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How Gun Policy in the US Differs from France, Other Countries

by Lucas Eaves, published
Credit: DNA

gun regulations in france

In the aftermath of the Newtown shooting, every newspaper has been highlighting the differences between the United States and the rest of the world in terms of mass shootings or the number of gun related deaths. However, numbers alone do not really explain why France and other European countries have chosen a gun-free path. Gun regulations in France are a result of some historical instances in which gun policy change seemed necessary to the French government.

From the French point of view, this shooting is just another example of the United States' gun addiction. This perception began, and was perpetuated, after the documentary Bowling From Columbine was praised at the Festival de Cannes, the equivalent of the French Oscars, in 2002. In France, the only reasonable answer to gun violence is to ban the weapons all together. Moreover, there is a generalized lack of understanding as to why gun reforms are not promoted in the United States.

After spending a year in the United States, I have become accustomed to the American attachment to the constitution, especially the Second Amendment. The bottom line seems to be that in France you are raised to believe that guns are bad in the same way that in America guns are a normalized part of life.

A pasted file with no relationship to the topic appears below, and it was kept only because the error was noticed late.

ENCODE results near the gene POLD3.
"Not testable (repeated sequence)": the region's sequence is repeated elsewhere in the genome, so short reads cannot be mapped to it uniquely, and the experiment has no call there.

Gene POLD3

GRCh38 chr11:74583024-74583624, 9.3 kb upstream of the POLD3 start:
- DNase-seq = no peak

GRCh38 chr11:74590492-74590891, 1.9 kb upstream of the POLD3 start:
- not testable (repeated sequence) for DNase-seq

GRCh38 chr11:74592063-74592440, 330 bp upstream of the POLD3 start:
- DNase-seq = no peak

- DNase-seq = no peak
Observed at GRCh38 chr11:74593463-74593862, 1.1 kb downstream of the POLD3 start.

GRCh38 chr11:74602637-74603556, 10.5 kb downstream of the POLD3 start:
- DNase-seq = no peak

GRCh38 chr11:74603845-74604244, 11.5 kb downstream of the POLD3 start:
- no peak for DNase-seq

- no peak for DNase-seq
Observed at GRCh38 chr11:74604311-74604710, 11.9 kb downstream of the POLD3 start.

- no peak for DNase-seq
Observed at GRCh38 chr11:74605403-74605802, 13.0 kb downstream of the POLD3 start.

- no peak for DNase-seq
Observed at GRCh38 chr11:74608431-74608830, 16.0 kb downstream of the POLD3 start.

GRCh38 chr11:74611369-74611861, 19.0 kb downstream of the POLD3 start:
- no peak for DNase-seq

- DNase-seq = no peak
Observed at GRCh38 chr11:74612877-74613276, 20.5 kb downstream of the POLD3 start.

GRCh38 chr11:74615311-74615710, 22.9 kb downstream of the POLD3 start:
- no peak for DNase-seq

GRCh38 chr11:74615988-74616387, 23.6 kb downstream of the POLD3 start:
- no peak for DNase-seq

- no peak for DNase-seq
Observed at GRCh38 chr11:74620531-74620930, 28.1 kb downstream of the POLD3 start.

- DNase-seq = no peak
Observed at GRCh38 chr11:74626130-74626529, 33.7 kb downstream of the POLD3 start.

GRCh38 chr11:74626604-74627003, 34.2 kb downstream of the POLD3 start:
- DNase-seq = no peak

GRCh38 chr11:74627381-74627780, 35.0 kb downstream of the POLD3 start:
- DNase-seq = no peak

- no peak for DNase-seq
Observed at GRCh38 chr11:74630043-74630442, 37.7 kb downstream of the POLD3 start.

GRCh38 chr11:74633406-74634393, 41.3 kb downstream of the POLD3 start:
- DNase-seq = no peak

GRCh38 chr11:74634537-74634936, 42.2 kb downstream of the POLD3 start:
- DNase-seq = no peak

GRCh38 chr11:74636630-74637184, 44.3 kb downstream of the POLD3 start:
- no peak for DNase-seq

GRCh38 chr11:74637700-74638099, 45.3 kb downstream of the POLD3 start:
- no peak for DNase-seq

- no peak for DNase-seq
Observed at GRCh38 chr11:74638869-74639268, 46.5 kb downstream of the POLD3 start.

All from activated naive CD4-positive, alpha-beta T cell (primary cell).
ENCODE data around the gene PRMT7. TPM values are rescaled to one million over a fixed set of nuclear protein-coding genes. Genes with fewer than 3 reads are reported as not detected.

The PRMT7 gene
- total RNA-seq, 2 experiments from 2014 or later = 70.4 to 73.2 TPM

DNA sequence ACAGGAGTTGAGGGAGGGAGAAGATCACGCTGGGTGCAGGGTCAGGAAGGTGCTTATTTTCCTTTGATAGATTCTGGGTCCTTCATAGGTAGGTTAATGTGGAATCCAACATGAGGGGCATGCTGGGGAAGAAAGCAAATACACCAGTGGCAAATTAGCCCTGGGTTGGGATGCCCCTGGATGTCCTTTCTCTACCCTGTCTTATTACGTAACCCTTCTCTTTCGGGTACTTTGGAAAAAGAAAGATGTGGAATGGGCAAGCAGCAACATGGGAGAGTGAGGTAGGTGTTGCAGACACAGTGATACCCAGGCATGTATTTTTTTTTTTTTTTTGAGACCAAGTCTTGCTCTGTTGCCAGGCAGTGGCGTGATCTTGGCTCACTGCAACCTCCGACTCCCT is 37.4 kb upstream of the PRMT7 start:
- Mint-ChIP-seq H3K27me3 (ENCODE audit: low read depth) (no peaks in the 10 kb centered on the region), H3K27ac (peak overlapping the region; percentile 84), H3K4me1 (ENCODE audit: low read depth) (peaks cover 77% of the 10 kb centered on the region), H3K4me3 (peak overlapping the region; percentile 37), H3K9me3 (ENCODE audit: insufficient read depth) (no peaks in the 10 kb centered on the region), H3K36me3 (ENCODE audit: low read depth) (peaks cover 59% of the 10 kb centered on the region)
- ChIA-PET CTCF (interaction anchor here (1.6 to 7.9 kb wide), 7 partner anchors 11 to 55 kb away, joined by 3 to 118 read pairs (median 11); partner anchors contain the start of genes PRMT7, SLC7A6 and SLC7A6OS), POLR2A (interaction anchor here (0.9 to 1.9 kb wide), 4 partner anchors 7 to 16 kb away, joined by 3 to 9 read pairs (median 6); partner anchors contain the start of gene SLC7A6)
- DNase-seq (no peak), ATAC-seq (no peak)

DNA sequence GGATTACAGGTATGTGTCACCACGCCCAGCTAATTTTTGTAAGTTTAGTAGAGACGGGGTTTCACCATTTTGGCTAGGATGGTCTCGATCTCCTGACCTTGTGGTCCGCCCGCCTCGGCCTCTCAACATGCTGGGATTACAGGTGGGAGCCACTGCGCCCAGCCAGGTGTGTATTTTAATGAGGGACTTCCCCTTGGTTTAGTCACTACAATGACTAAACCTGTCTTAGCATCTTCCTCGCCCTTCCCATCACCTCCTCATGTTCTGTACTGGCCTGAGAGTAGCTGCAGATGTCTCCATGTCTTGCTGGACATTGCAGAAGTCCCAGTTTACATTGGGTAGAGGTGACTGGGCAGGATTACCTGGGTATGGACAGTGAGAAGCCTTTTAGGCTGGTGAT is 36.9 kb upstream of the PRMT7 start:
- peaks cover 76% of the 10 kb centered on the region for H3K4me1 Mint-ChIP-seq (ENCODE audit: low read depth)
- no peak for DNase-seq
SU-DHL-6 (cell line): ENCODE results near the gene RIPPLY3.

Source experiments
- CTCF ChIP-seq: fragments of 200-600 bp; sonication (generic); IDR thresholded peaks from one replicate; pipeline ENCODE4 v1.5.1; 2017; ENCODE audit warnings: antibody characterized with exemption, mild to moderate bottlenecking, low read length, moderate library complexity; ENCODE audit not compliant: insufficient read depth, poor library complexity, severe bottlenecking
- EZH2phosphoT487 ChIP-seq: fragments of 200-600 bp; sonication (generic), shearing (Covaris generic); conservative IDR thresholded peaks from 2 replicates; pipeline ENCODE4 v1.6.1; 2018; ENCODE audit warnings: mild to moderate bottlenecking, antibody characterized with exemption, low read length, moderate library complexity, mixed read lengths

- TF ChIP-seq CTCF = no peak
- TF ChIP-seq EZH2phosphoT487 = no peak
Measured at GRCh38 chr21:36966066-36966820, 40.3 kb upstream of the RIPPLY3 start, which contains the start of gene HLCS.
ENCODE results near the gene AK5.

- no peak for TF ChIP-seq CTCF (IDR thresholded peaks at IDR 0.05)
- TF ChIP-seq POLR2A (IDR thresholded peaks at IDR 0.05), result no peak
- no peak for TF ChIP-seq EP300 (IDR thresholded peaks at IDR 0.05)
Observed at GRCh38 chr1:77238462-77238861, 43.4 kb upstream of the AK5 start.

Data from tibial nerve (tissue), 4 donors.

How did two countries, the modern births of which share many commonalities, grow so far apart in some ideological aspects? As in the United States, during the time of the French Revolution, the right to bear arms was also consecrated in revolutionary laws and remained an important right for citizens throughout the 19th century.

France, however, underwent a major shift in its regulation of weapons in 1939. The French government worried that tough living conditions during the upcoming war with Germany could lead to revolts and unrest similar to those experienced by Germany and Russia during World War I. The government thus passed a law that would ban most guns. Moreover, when the Germans invaded France in 1940, another decree required every Frenchman to hand over his weapons.

This ban, justified by historical reasons, remained enforced after the war and has been the backbone of French firearm regulation ever since. In today's legislation, the only weapons easy to purchase are hunting rifles, which has remained a French pastime.

The purchase of any type of military and civil firearm is only permitted in shooting sports for which a license is required. To obtain the licence, a year long process is required, including  a 6 month membership at a shooting club and background check by the police. This license needs to be renewed every three years.

Thus, for the last 73 years, weapons, except hunting rifles, have been ban for most Frenchmen. Promoting a gun-free environment has become the country's answer to preventing mass shootings. France, like many other countries around the world, have shifted away from the gun culture for specific historical reasons. The United States has not yet had such a profound historical moment. Will the Newtown shooting be the start of a change?

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